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Preventing or Better Managing Diabetes May Prevent Cognitive Decline

June 28, 2012

Source: Archives of Neurology

Dr. Kristine Yaffe

Dr. Kristine Yaffe
Source: UCSF

Findings: Diabetes mellitus (diabetes) has a big effect on cognition, and researchers are exploring how these conditions are linked. Dr. Kristine Yaffe, who was funded by Alzheimer's Disease Research, and colleagues from the University of California San Francisco (UCSF) analyzed the rate of cognitive decline in more than 3,069 people age 70 and older with diabetes who are enrolled in the Health, Aging, and Body Composition (Health ABC) Study. All participants in Health ABC are given cognitive tests at regular intervals, and Yaffe found that those with diabetes had lower test scores when compared to baseline than participants without diabetes. In addition, diabetic individuals who had poor control over their blood sugar levels were associated with lower average cognitive scores than those with good blood sugar level control.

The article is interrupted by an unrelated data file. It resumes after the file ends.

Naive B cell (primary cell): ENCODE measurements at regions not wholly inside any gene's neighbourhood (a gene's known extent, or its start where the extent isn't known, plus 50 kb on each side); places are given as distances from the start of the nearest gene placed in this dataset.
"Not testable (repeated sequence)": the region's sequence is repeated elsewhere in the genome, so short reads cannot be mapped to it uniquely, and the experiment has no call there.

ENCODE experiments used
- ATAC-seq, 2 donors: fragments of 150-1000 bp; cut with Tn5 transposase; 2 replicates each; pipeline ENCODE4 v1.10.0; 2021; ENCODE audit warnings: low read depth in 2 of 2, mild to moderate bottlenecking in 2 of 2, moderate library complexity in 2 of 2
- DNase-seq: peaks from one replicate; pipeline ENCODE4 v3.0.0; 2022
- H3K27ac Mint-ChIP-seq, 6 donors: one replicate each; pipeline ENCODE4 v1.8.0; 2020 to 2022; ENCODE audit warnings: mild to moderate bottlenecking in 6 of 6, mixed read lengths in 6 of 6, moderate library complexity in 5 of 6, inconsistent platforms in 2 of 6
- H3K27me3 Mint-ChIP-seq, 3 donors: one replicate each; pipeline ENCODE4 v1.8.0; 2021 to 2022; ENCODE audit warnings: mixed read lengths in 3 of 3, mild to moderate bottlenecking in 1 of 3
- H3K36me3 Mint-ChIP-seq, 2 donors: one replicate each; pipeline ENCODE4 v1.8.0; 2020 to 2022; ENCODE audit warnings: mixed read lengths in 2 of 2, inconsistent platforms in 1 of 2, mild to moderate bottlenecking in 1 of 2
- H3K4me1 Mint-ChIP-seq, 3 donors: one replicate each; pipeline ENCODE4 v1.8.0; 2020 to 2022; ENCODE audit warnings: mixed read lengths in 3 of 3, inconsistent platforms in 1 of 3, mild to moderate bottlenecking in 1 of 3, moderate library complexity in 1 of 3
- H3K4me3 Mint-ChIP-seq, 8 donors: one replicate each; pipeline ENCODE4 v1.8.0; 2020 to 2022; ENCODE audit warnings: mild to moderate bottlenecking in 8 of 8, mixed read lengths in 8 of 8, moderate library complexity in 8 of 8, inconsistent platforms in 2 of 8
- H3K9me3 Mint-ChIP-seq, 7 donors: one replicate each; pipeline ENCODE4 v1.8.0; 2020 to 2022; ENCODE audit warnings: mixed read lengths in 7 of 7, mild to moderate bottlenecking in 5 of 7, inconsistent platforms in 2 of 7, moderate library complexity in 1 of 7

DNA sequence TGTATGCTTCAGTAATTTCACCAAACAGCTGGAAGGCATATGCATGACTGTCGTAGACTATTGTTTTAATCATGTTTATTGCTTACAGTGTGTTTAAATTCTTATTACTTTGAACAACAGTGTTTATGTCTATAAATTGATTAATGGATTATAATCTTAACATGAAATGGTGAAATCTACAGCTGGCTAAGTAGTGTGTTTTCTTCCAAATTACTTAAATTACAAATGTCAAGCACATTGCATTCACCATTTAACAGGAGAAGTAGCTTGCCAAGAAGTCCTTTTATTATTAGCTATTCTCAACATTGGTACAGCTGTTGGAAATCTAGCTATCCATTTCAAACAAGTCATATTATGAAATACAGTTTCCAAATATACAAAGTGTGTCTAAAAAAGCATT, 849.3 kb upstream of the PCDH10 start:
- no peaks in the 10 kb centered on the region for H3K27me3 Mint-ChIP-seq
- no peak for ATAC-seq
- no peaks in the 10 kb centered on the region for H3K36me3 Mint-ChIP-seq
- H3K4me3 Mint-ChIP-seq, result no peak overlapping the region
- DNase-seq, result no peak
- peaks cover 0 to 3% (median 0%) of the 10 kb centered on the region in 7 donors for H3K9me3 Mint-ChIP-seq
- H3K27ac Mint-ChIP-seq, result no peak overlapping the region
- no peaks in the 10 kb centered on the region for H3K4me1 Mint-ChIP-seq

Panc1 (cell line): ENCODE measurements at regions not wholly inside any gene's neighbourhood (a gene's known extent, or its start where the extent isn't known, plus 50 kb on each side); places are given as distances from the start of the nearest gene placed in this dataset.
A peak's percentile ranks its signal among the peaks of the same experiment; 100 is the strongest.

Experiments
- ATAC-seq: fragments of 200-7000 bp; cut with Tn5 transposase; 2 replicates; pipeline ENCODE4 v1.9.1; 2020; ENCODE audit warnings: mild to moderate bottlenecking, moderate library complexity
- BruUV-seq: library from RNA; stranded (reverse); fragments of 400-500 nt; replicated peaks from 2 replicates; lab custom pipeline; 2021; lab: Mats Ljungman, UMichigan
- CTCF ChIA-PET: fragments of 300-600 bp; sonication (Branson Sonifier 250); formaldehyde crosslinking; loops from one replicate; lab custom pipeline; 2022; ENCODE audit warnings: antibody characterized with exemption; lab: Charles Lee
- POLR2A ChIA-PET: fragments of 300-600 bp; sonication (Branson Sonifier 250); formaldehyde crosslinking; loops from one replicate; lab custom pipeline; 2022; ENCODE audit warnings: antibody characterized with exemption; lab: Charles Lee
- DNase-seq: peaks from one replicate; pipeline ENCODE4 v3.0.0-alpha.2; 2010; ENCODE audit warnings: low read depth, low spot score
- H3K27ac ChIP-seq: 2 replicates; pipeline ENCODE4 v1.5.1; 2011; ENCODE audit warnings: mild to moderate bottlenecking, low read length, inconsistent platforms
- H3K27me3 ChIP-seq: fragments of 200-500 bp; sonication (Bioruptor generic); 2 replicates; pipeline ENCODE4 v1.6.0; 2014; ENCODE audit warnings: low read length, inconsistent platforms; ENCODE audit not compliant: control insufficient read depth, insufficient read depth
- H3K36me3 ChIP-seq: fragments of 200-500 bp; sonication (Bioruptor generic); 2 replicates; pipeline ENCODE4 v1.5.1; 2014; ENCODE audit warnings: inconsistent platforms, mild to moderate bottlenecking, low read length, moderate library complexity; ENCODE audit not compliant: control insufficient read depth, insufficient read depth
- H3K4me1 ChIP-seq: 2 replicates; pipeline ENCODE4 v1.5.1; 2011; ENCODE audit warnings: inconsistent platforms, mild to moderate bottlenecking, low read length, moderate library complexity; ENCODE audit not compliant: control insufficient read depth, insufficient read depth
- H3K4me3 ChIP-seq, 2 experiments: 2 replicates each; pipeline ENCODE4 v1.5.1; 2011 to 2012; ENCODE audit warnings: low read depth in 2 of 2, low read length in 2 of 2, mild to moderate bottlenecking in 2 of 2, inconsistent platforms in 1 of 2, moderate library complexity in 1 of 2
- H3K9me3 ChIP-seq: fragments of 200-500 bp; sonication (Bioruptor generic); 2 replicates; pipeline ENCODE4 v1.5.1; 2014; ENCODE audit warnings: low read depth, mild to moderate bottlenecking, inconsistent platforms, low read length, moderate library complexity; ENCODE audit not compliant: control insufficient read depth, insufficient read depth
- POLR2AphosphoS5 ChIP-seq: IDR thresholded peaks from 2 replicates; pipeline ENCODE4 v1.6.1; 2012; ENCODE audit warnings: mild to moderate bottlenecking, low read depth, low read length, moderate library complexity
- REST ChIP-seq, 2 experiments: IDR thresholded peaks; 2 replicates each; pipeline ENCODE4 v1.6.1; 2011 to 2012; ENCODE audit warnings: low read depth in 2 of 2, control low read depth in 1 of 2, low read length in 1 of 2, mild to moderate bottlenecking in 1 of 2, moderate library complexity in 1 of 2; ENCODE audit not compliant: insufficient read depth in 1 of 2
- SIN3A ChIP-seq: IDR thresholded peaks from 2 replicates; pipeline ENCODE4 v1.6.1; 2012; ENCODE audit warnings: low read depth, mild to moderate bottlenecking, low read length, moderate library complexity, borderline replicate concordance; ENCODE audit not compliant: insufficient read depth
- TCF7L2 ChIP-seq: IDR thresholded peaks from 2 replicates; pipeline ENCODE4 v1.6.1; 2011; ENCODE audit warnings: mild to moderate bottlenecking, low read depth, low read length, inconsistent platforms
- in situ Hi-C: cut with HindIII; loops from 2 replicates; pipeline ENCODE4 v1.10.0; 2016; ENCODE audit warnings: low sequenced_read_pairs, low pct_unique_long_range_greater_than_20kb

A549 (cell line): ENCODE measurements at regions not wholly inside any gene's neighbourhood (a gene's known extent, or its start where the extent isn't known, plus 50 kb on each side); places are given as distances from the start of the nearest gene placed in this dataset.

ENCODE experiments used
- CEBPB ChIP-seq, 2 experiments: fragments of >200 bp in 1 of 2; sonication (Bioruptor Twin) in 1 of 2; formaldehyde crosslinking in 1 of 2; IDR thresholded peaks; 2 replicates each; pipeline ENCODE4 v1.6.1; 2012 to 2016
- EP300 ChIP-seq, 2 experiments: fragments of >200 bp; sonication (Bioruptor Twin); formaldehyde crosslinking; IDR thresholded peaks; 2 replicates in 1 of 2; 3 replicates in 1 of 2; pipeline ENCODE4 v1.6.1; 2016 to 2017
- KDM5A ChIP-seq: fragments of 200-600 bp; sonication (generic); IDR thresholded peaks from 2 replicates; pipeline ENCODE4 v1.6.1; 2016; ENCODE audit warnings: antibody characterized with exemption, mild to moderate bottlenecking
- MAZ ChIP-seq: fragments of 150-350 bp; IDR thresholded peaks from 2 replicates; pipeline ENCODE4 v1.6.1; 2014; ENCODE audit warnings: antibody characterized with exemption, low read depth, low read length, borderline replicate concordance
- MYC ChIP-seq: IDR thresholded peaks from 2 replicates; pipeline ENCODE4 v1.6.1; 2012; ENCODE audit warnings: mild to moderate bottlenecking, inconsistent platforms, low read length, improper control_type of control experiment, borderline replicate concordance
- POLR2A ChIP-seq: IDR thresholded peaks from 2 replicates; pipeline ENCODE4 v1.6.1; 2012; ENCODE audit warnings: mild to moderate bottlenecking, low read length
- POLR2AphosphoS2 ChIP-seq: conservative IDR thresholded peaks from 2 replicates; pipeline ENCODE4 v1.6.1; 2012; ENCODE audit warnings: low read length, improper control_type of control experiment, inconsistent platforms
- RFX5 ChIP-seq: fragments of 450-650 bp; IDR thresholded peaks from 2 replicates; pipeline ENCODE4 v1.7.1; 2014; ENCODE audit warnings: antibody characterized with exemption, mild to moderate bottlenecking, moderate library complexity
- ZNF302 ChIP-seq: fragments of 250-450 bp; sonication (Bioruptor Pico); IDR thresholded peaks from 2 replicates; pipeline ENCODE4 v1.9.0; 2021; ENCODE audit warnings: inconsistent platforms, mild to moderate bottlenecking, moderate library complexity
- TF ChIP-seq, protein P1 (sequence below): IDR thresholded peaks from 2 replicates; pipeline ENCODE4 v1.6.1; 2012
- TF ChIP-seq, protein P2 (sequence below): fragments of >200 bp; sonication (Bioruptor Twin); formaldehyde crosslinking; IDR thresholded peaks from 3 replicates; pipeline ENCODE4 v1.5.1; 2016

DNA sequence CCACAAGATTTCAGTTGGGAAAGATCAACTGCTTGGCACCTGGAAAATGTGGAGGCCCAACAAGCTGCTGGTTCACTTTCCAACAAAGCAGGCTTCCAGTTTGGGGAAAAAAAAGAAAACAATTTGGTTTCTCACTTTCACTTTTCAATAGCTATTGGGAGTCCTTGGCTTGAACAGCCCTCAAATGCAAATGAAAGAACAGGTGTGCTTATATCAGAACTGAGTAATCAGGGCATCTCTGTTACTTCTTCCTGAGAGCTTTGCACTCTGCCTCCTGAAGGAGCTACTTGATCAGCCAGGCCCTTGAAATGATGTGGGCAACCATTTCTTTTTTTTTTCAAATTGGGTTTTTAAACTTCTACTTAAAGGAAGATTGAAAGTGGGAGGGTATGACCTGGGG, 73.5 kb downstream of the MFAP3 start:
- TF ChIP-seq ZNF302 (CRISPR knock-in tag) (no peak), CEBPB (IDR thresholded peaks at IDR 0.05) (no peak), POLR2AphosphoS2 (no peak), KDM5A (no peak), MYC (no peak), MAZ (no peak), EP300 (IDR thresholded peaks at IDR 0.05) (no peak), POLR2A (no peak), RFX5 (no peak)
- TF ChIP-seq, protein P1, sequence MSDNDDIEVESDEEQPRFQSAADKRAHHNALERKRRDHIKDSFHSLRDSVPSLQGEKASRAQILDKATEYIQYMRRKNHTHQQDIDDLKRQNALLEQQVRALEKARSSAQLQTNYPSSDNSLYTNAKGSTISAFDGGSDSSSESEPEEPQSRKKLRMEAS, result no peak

Significance: Dr. Kristine Yaffe's findings have improved our understanding of how diabetes, poor control of blood sugar, and cognitive impairment are linked. This is the first study to show that both the duration and severity of diabetes can lead to increased risk of cognitive decline. Future studies should determine if early diagnosis and treatment of diabetes, and maintenance of optimal control of blood sugar levels, could lessen the risk of developing cognitive impairment.

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